Journal of Urban Health

, Volume 88, Issue 1, pp 14–29 | Cite as

Are Building-Level Characteristics Associated with Indoor Allergens in the Household?

  • Lindsay RosenfeldEmail author
  • Ginger L. Chew
  • Rima Rudd
  • Karen Emmons
  • Luis Acosta
  • Matt Perzanowski
  • Dolores Acevedo-García


Building-level characteristics are structural factors largely beyond the control of those who live in them. We explored whether building-level characteristics and indoor allergens in the household are related. We examined the relationship between building-level characteristics and indoor allergens: dust mite, cat, cockroach, and mouse. Building-level characteristics measured were presence of pests (seeing cockroaches and rodents), building type (public housing, buildings zoned commercially and residentially, and building size), and building condition (building age and violations). Allergen cutpoints were used for categorical analyses and defined as follows: dust mite: >0.25 μg/g; cat: >1 μg/g; cockroach: >1 U/g; mouse: >1.6 μg/g. In fully adjusted linear analyses, neither dust mite nor cat allergen were statistically significantly associated with any building-level characteristics. Cockroach allergen was associated with the presence of cockroaches (2.07; 95% CI, 1.23, 3.49) and living in public housing (2.14; 95% CI, 1.07, 4.31). Mouse allergen was associated with the presence of rodents (1.70; 95% CI, 1.29, 2.23), and building size: living in a low-rise (<8 floors; 0.60; 95% CI, 0.42, 0.87) or high-rise (8 + floors; 0.50; 95% CI, 0.29, 0.88; compared with house/duplex). In fully adjusted logistic analyses, cat allergen was statistically significantly associated with living in a high-rise (6.29; 95% CI, 1.51, 26.21; compared with a house/duplex). Mouse allergen was associated with living in public housing (6.20; 95% CI, 1.01, 37.95) and building size: living in a low-rise (0.16; 95% CI, 0.05, 0.52) or high-rise (0.06; 95% CI, 0.01, 0.50; compared with a house/duplex). Issues concerning building size and public housing may be particularly critical factors in reducing asthma morbidity. We suggest that future research explore the possible improvement of these factors through changes to building code and violations adherence, design standards, and incentives for landlords.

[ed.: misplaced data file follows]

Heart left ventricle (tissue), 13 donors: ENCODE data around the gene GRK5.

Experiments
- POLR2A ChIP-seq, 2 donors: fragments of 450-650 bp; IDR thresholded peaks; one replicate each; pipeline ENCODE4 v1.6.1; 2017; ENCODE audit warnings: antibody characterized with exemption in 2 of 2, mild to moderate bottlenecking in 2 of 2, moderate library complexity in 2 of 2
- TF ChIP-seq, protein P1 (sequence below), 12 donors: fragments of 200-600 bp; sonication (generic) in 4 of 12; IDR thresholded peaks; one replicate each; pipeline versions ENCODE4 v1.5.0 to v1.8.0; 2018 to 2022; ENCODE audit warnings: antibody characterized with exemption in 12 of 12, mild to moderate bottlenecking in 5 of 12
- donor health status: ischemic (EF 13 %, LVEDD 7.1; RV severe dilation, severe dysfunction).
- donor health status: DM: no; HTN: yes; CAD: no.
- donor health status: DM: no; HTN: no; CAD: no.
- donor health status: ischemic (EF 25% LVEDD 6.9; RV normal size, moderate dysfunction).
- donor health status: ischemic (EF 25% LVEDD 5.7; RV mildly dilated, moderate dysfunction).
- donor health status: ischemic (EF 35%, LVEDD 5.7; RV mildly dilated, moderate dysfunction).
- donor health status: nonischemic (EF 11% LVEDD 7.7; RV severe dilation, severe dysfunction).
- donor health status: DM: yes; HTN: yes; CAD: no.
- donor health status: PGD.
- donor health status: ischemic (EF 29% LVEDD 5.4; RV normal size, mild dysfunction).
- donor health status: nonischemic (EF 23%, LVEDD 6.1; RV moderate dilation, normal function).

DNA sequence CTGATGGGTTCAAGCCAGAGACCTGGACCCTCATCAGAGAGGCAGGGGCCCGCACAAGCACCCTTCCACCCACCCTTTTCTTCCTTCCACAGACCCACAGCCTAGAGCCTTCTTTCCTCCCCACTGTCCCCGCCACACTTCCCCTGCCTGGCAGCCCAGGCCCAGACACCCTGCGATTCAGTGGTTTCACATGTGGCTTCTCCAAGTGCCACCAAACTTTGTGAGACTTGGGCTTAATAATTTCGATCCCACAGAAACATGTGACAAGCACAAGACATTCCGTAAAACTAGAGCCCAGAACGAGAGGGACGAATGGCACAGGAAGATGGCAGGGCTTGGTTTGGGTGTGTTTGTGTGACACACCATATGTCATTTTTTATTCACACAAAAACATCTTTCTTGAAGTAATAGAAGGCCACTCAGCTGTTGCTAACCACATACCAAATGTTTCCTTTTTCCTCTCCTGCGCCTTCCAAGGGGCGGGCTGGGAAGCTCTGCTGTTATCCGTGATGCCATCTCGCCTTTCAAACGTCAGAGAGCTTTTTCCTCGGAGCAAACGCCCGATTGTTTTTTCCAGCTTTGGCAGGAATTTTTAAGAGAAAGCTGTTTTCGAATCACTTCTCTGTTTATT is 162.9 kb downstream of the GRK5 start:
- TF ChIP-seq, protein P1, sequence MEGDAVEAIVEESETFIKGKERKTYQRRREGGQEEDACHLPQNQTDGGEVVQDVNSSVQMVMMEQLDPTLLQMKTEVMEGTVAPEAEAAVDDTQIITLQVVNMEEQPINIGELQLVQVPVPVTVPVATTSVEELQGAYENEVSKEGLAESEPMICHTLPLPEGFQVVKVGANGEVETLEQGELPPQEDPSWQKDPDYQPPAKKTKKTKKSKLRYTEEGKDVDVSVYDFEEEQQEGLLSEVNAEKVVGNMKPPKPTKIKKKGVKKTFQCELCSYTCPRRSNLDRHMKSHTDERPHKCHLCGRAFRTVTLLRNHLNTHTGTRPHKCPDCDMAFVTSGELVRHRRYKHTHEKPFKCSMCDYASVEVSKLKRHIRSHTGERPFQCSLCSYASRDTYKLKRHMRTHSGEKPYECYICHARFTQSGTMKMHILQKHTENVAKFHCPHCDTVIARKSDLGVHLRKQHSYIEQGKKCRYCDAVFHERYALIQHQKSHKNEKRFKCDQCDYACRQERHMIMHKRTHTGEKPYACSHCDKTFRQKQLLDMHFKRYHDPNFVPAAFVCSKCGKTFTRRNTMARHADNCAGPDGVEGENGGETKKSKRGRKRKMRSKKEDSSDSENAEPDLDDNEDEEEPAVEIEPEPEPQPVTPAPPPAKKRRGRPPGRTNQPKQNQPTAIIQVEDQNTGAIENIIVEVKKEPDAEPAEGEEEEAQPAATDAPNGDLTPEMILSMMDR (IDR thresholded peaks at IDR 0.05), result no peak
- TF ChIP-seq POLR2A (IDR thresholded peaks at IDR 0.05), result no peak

Asthma Buildings Building size Indoor allergens Public housing 



We thank the Puerto Rican Asthma Project research participants and staff for their time and effort. We also thank Jeff Blossom for creating variables and maps in ArcGIS 9.2 and Amy Cohen for her SAS programming expertise. This work was supported by NIEHS grants R01 ES 10922 and P30 ES 009089.


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Copyright information

© The New York Academy of Medicine 2011

Authors and Affiliations

  • Lindsay Rosenfeld
    • 1
    • 3
    Email author
  • Ginger L. Chew
    • 2
  • Rima Rudd
    • 3
  • Karen Emmons
    • 3
    • 4
  • Luis Acosta
    • 2
  • Matt Perzanowski
    • 2
  • Dolores Acevedo-García
    • 1
    • 3
  1. 1.Institute on Urban Health Research, Bouvé College of Health SciencesNortheastern UniversityBostonUSA
  2. 2.Department of Environmental Health Sciences, Mailman School of Public HealthColumbia UniversityNew YorkUSA
  3. 3.Department of Society, Human Development, and Health, Harvard School of Public HealthBostonUSA
  4. 4.Dana-Farber Cancer InstituteBostonUSA

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